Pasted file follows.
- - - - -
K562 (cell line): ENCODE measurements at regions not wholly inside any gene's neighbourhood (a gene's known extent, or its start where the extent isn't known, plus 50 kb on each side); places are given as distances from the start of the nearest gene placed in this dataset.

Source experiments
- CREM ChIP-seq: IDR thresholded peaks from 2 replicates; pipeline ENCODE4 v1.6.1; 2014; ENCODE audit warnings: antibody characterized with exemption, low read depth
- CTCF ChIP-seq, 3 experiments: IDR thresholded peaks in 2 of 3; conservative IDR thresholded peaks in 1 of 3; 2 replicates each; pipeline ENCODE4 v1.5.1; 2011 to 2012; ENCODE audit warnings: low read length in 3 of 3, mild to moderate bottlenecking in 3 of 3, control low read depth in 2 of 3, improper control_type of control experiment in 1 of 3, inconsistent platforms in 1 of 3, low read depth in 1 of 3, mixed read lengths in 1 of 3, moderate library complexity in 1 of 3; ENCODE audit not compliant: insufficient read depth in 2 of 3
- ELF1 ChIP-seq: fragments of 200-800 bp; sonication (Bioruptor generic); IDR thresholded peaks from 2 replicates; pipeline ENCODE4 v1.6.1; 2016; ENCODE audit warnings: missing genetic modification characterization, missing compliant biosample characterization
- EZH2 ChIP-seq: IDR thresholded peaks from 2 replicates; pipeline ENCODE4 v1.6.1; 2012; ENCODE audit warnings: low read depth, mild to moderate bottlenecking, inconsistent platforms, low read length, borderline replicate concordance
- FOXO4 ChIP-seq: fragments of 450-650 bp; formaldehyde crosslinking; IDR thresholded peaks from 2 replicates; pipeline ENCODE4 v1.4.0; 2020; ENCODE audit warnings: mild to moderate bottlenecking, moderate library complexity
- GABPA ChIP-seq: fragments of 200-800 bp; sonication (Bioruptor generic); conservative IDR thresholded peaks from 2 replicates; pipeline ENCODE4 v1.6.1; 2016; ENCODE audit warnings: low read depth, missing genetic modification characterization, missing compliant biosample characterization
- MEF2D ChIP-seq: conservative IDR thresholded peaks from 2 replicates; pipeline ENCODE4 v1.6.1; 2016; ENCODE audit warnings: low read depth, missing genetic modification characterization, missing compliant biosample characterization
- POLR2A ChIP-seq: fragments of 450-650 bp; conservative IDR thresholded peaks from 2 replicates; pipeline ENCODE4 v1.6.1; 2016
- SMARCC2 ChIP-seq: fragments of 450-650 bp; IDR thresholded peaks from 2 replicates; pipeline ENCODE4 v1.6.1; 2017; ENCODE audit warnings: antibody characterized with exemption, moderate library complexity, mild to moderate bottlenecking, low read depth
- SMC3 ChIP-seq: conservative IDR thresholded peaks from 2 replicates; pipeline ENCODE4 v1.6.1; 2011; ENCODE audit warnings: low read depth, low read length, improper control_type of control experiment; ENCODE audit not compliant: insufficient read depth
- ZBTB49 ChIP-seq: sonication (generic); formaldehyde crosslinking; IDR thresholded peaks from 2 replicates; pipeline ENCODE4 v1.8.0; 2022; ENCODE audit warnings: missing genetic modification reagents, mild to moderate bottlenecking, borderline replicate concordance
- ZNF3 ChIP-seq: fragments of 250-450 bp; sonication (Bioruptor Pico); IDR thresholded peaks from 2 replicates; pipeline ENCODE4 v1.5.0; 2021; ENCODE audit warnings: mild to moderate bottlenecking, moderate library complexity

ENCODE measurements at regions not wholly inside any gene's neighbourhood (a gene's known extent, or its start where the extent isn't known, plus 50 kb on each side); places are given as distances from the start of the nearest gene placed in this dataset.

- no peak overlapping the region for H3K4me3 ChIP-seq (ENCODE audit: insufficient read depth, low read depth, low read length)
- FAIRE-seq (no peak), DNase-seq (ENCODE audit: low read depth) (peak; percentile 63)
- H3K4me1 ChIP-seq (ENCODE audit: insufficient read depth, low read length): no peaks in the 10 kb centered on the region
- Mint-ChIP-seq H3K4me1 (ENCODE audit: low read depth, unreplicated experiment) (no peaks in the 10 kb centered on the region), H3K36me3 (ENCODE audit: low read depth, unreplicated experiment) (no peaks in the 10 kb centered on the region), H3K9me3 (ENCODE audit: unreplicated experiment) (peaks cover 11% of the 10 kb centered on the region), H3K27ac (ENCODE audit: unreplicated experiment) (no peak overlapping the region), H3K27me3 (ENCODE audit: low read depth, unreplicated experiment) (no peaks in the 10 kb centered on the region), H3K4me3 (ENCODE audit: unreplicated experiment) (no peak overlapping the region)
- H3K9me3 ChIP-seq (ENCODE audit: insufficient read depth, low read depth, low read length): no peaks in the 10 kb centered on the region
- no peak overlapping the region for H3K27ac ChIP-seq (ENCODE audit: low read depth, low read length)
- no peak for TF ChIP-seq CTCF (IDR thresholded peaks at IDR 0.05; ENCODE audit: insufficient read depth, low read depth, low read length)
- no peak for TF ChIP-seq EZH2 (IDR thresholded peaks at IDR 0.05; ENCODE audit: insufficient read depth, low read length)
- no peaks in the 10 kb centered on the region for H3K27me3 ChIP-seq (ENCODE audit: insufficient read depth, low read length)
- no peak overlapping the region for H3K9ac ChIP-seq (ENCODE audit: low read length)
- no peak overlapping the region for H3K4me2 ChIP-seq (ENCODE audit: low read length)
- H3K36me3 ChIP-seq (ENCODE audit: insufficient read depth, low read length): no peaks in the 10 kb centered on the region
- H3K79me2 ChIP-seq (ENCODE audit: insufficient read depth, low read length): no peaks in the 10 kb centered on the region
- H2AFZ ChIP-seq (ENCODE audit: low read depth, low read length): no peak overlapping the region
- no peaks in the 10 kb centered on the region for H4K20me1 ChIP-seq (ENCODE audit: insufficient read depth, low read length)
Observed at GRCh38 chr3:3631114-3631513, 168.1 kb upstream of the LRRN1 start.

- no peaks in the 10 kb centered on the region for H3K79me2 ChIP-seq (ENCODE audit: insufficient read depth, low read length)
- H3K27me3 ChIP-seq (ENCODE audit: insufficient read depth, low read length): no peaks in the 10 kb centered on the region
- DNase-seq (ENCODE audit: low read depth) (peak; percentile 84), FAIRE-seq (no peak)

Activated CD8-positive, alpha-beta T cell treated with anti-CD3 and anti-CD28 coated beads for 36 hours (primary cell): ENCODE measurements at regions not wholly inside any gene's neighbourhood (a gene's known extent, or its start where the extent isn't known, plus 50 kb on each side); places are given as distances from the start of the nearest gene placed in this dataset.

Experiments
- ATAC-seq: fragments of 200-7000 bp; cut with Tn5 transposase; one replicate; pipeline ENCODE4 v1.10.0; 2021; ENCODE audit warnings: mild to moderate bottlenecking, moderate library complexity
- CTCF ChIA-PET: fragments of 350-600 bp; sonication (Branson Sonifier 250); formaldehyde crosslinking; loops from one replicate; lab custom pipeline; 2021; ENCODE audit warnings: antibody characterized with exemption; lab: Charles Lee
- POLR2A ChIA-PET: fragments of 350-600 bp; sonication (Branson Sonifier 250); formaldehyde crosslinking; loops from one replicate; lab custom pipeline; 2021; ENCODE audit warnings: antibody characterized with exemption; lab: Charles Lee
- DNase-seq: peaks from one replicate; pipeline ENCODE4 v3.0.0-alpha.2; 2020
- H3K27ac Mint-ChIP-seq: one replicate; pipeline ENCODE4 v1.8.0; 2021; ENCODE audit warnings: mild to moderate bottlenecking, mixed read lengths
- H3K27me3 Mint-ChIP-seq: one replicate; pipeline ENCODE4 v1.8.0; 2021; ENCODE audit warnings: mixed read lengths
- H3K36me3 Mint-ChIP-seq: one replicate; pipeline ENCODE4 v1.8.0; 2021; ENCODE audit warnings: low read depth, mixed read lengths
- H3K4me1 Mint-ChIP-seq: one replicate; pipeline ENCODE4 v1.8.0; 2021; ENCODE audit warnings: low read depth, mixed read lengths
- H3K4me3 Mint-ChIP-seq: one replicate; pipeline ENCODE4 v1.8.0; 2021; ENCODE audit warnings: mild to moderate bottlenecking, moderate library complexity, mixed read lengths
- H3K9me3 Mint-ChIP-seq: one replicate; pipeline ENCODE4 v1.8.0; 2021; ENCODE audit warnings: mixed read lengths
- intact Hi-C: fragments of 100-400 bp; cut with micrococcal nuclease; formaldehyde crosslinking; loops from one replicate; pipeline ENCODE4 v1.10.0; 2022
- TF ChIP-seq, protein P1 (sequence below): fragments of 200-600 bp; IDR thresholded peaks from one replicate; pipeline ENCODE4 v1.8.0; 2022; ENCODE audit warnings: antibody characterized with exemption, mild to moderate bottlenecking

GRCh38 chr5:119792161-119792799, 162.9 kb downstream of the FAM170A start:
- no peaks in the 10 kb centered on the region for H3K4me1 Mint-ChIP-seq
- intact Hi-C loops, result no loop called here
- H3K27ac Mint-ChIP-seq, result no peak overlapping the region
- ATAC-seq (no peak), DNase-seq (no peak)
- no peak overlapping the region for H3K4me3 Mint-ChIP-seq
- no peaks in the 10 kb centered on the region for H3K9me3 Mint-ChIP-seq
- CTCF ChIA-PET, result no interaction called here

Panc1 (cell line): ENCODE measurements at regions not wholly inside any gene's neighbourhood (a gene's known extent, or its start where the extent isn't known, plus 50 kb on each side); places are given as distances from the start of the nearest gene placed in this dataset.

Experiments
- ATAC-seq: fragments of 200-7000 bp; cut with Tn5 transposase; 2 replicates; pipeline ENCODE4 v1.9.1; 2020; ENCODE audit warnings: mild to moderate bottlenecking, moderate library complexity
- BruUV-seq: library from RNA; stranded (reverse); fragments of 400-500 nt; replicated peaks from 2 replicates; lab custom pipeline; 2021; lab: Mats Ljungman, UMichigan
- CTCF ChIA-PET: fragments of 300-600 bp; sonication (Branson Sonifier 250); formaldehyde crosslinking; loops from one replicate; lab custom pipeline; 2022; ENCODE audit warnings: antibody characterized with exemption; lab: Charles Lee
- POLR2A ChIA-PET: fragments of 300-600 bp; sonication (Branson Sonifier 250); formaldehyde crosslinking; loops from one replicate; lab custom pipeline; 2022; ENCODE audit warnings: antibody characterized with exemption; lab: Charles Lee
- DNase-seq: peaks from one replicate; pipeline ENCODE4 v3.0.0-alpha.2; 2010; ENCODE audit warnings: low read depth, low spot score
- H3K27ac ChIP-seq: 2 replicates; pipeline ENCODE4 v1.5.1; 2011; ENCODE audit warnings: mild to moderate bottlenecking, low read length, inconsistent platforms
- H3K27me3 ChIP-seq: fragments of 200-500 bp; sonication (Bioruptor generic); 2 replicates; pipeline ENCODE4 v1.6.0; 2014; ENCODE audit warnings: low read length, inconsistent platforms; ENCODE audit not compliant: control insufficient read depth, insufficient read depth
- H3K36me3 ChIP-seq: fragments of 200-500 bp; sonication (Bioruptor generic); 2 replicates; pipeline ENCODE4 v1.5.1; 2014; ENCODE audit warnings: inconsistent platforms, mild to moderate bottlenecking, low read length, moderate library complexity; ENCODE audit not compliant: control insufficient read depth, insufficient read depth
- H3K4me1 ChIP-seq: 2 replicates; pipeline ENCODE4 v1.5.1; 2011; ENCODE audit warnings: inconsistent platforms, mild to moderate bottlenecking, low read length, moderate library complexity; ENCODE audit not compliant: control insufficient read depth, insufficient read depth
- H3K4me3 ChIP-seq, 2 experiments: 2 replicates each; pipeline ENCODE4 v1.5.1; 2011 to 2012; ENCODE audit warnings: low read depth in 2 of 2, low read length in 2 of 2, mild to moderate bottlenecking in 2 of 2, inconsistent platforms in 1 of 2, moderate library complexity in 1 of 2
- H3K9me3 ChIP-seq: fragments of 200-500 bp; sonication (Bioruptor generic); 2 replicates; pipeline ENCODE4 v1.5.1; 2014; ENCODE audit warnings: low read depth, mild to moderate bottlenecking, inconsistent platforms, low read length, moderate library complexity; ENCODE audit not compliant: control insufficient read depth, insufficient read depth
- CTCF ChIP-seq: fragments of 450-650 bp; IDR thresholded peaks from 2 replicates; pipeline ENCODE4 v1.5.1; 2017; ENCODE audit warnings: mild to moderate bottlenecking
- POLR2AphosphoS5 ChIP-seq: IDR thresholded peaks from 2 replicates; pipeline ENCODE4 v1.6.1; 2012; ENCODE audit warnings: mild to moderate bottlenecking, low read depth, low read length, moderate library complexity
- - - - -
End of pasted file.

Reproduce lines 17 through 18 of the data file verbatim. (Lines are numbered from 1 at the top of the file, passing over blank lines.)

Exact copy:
- FAIRE-seq (no peak), DNase-seq (ENCODE audit: low read depth) (peak; percentile 63)
- H3K4me1 ChIP-seq (ENCODE audit: insufficient read depth, low read length): no peaks in the 10 kb centered on the region